“The future never just happened, it was created.” The quote is from Will and Ariel Durant, the husband and wife team who collaborated on an eleven-volume history of civilization that always used to be included in Book of the Month deals, which is how many of us got our copies. I’m glad to see the Durants’ quotation brought into play by the 100 Year Starship organization in the service of energizing space exploration. It’s a call to create, to work, to push our ideas.
100 Year Starship (100YSS) puts the Durants’ thinking into practice at the second 100 Year Starship Public Symposium, September 13-16 at the Hyatt Regency in Houston. The event promises academic presentations, science fiction panels, workshops, classes and networking possibilities for those in the aerospace community and the public at large. My hope is that the gathering will kindle some of the same enthusiasm we saw last October in Orlando, when the grant from DARPA that created the 100 Year Starship had yet to be assigned and the halls of the Orlando Hilton filled up with starship aficionados. For more on the event, check the 100YSS symposium page.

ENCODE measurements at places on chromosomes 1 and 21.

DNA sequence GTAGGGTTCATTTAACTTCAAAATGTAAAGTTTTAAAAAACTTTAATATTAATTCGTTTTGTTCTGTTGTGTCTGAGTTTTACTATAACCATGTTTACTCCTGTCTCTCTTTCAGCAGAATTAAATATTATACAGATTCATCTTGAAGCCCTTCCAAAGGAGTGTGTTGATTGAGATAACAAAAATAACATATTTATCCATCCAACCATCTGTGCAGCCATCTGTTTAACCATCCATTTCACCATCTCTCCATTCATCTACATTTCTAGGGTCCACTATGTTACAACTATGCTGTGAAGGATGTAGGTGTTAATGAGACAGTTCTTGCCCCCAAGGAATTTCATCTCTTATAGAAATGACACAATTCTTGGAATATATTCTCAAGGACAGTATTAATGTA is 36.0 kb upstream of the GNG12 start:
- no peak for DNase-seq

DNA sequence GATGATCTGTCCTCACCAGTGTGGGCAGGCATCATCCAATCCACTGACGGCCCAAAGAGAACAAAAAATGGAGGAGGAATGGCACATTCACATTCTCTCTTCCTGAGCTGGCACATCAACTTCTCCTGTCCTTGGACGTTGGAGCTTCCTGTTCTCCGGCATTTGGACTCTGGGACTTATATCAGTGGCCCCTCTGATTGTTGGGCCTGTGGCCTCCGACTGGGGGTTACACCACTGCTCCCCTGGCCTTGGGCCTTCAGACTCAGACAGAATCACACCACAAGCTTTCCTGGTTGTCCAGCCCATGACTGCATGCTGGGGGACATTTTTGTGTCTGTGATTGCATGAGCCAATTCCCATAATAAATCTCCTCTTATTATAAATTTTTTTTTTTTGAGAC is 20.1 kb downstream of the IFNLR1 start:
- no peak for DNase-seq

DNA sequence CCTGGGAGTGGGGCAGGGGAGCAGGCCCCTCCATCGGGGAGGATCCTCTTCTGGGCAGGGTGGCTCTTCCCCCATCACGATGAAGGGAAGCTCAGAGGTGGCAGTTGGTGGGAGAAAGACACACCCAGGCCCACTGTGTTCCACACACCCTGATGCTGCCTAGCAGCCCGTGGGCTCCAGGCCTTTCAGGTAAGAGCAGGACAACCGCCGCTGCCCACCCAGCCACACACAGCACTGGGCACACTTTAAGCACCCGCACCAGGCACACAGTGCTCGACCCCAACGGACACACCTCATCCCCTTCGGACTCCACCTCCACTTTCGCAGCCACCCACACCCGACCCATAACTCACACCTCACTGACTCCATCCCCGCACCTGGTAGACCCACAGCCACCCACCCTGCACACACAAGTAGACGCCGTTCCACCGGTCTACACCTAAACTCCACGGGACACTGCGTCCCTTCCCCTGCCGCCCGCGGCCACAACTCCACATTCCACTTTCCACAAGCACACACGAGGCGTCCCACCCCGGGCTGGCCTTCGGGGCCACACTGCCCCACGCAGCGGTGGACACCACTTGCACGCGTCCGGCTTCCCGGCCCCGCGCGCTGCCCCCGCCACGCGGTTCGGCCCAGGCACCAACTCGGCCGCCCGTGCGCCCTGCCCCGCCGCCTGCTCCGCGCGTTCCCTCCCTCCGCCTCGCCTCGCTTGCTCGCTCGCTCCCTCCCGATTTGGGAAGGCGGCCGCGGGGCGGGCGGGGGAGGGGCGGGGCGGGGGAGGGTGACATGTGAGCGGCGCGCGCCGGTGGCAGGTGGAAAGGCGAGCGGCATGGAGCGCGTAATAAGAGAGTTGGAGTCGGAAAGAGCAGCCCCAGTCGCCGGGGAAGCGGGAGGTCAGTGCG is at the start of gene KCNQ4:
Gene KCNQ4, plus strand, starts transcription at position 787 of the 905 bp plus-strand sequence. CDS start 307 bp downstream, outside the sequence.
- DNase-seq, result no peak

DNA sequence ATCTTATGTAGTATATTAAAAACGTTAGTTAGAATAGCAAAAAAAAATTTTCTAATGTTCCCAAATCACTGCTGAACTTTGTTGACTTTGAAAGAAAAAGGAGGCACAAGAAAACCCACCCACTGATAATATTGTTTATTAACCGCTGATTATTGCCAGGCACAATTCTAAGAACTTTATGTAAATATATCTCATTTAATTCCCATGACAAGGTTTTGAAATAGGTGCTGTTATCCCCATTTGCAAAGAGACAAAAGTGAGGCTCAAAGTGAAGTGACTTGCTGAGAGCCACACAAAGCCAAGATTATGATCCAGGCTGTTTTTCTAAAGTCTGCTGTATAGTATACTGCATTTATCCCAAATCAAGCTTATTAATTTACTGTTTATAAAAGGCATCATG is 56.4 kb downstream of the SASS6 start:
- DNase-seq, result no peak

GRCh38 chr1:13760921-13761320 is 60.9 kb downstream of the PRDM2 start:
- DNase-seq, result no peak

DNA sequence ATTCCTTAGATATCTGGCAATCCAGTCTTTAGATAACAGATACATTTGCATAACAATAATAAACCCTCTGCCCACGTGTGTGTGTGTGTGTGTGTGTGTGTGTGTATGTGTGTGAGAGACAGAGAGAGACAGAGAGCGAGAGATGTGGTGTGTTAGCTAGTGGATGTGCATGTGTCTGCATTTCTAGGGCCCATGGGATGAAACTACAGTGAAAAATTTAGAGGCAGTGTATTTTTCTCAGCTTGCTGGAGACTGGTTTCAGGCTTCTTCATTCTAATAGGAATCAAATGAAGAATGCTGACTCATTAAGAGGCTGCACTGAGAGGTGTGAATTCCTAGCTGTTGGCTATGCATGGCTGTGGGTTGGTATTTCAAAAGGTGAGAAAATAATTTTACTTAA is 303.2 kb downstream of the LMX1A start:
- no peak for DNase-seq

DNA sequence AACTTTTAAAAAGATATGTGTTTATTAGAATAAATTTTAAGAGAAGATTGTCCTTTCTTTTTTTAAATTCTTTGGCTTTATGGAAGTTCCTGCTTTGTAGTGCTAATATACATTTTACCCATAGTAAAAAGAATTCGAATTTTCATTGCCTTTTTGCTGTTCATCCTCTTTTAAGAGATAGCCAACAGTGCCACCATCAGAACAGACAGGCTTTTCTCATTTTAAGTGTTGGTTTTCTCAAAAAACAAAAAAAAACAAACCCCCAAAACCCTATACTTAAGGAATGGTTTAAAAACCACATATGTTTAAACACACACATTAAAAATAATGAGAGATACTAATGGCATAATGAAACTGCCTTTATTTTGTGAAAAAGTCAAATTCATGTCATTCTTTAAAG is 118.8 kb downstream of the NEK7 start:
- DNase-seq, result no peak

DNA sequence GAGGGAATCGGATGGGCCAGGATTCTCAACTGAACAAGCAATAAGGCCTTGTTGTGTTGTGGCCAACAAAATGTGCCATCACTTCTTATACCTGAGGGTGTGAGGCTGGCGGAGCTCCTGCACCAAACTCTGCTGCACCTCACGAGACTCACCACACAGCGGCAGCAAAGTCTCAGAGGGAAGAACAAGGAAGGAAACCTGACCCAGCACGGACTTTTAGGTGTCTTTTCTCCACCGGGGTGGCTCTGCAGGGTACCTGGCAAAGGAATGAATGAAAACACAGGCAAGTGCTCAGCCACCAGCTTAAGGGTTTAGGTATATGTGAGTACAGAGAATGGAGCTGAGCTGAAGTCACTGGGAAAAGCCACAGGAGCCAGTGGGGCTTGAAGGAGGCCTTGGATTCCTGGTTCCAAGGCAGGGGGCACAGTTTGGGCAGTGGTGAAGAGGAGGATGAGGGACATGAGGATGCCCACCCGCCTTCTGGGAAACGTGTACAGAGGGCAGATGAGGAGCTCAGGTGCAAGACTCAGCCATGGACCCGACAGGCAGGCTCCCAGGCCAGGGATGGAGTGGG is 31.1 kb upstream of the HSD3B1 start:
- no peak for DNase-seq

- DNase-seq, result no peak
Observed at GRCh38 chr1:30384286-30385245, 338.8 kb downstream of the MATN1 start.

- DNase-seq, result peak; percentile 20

Image: The track chair panel from last year’s symposium in Orlando. Credit: 100YSS.
DARPA (the Defense Advanced Research Projects Agency) provided the seed money, but 100 Year Starship is now in the hands of Mae Jemison, whose Dorothy Jemison Foundation for Excellence will develop the idea with partners Icarus Interstellar (the people behind Project Icarus, the re-envisioning of the Project Daedalus starship) and the Foundation for Enterprise Development. And as we’ve discussed before, the 100 Year Starship refers not to a century-long star mission but to an organization that can survive for a century to nurture the starship idea, the thinking being that a century from now we will have made major progress on the interstellar front. It’s a gutsy and optimistic time frame and I hope it’s proven right.